Biden Announces New Trilateral Partnership To Help Australia Acquire Nuclear Powered Submarines

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Shelby Talcott Senior White House Correspondent
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President Joe Biden announced Wednesday a new trilateral security partnership with Britain and Australia that in part addresses nuclear-defense infrastructure.

Biden spoke about the initiative – dubbed AUKUS – on Wednesday evening at the White House, with both Prime Minister Scott Morrison of Australia and Prime Minister Boris Johnson of the U.K. attending virtually. A senior administration official said the move is dedicated to strengthening America’s alliances and meeting the “challenges of the 21st century.”

“This is about investing in our alliances and updating them to better meet the threats of today and tomorrow,” Biden said. “It’s about connecting America’s existing allies and partners in new ways and amplifying our ability to collaborate, recognizing there is no regional divide separating the interest of our Atlantic and Pacific partners.”

“AUKUS will bring together our sailors, our scientists, and our industries to maintain and expand our aging military capabilities and critical technology such as cyber, artificial intelligence, quantum technologies and undersea domains,” he added.


Most notably, the three countries announced their shared efforts in supporting Australia’s wish in acquiring nuclear powered submarines. The countries will launch an 18-month trilateral plan dedicated to figuring out how to best meet Australia’s goals, the official said.

“As the first initiative under AUKUS, recognizing our common tradition as maritime democracies, we commit to a shared ambition to support Australia in acquiring nuclear-powered submarines for the Royal Australian Navy,” the trio said in a joint statement. “Today, we embark on a trilateral effort of 18 months to seek an optimal pathway to deliver this capability. We will leverage expertise from the United States and the United Kingdom, building on the two countries’ submarine programs to bring an Australian capability into service at the earliest achievable date.”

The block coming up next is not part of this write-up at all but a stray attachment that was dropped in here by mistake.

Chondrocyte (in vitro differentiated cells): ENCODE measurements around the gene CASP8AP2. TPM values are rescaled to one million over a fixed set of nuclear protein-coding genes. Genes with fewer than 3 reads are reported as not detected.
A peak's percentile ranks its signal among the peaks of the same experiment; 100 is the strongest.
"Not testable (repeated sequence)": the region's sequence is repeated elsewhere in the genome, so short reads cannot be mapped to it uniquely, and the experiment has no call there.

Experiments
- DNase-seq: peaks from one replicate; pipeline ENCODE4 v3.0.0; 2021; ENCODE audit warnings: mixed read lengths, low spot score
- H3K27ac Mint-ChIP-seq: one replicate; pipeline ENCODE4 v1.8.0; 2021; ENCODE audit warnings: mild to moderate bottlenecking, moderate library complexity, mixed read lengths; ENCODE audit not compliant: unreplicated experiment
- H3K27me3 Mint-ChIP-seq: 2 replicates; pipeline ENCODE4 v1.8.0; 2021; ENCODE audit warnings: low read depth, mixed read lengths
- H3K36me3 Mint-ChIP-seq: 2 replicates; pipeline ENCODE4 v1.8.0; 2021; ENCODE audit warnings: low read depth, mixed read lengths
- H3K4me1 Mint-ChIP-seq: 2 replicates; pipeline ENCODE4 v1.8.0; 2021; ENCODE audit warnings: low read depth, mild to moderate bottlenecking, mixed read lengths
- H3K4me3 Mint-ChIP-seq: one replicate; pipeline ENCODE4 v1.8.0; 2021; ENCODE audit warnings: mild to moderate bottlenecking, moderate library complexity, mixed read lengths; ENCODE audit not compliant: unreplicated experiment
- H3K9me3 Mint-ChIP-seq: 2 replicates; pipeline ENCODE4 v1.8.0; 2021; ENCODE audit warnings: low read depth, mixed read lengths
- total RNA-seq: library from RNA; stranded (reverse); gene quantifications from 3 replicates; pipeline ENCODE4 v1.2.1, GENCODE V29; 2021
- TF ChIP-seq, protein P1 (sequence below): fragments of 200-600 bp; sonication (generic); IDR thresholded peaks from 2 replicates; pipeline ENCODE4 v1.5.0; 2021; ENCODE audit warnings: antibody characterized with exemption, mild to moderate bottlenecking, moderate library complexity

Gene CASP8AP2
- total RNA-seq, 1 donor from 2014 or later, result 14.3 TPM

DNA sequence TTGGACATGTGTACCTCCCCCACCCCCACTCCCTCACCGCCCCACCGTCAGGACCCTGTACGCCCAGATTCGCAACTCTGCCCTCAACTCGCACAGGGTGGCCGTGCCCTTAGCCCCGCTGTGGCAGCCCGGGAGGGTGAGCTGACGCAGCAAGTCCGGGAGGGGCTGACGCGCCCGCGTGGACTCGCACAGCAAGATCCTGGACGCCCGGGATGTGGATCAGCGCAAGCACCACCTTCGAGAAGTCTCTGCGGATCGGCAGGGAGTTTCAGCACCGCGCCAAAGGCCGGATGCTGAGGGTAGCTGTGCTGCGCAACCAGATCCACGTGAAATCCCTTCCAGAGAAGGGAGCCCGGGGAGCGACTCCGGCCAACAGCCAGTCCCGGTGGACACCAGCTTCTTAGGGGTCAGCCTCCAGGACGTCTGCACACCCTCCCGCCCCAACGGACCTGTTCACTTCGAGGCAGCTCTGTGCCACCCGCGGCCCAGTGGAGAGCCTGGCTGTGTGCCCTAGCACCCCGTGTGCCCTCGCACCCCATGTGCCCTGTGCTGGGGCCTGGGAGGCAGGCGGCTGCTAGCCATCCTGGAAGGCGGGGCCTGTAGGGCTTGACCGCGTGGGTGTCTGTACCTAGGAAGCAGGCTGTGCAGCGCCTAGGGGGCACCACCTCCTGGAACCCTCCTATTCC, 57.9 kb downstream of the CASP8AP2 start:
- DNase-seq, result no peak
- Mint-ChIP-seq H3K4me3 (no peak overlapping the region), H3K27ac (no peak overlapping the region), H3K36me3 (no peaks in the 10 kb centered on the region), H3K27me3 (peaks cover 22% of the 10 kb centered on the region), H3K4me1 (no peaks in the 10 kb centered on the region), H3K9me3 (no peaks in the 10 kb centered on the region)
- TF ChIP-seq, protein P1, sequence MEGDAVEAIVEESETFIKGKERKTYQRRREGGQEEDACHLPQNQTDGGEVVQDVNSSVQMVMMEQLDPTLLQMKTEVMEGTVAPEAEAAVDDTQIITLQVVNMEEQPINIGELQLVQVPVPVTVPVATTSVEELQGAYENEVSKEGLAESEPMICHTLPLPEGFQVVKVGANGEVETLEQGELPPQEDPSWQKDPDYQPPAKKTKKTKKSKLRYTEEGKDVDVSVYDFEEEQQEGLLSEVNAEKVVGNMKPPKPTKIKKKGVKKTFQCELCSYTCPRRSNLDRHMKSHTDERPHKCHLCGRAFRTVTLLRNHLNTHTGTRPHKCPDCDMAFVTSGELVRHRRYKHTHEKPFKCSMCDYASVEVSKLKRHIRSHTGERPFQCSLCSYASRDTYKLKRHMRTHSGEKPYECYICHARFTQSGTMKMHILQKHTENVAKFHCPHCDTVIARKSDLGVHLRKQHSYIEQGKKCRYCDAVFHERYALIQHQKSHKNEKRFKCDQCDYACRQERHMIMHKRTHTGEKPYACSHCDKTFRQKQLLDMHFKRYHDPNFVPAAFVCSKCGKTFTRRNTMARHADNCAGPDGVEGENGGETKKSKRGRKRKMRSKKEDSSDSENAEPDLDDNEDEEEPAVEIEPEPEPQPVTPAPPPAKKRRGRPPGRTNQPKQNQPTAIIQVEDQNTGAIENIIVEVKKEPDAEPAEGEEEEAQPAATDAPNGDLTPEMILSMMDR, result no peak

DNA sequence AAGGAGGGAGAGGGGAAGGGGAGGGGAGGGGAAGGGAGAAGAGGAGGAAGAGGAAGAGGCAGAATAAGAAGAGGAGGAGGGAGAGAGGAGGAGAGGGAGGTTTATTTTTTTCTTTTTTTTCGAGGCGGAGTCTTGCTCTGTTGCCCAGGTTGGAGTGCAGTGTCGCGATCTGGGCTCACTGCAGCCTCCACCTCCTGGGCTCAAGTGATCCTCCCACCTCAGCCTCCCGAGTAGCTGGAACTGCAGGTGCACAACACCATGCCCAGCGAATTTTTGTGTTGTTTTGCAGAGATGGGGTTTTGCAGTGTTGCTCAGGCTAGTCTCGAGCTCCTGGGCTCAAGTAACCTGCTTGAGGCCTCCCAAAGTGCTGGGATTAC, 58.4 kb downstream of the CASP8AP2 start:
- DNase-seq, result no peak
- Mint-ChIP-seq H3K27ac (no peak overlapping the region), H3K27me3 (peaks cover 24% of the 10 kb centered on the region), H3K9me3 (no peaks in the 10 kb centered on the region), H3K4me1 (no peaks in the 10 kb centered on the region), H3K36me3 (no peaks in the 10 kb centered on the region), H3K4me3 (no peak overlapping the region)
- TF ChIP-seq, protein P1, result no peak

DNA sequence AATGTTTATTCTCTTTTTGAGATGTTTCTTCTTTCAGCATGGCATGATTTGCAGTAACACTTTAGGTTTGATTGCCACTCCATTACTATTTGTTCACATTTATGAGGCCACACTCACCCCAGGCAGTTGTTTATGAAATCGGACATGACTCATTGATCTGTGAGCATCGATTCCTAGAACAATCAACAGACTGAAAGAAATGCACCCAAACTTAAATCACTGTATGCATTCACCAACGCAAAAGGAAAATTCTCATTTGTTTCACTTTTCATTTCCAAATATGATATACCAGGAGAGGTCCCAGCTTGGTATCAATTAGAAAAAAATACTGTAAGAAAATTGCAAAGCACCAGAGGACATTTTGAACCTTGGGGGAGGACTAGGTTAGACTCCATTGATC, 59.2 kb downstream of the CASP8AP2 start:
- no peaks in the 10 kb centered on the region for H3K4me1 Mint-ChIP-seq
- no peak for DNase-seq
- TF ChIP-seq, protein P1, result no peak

“The endeavor we launch today will help sustain peace and stability in the Indo-Pacific region,” the statement continued. “For more than 70 years, Australia, the United Kingdom, and the United States, have worked together, along with other important allies and partners, to protect our shared values and promote security and prosperity. Today, with the formation of AUKUS, we recommit ourselves to this vision.”

Historically, Great Britain is the only other country that the U.S. has shared nuclear technology of this level with, the official pointed out. This arrangement goes back to 1958, and the official said this new deal comes due to “a unique set of circumstances.”

“This will give Australia the capability for their submarines to … deploy for longer periods, they’re quieter, they’re much more capable,” the official said.

The official was adamant that the new partnership – and sharing nuclear-defense infrastructure with Australia – is not aimed at any one country. Still, it appears evident that the underlying context surrounds Western allies’ continued pressure against China, as Politico reported earlier Wednesday.

“This is the biggest strategic step that Australia has taken in generations,” the senior official said. “It’s a substantial strategic alignment for Australia, building on a deep partnership with both countries.”

The situation was described as “nuclear propulsion” and the official said Australia “has no intention of pursuing nuclear weapons.” The three countries reaffirmed this commitment in their statement, noting that they’re “deeply committed to upholding our leadership on global non-proliferation.”

“The development of Australia’s nuclear-powered submarines would be a joint endeavor between the three nations, with a focus on interoperability, commonality, and mutual benefit,” the countries noted. “Australia is committed to adhering to the highest standards for safeguards, transparency, verification, and accountancy measures to ensure the non-proliferation, safety, and security of nuclear material and technology. Australia remains committed to fulfilling all of its obligations as a non-nuclear weapons state, including with the International Atomic Energy Agency.”

AUKUS’s inception comes as Beijing continues to grow its military arsenal. The country has also recently comes exceedingly close to Japanese and U.S. waters, Politico reported. The situation has prompted the Biden administration to work on improving its relationships with other nations that can help protect against China.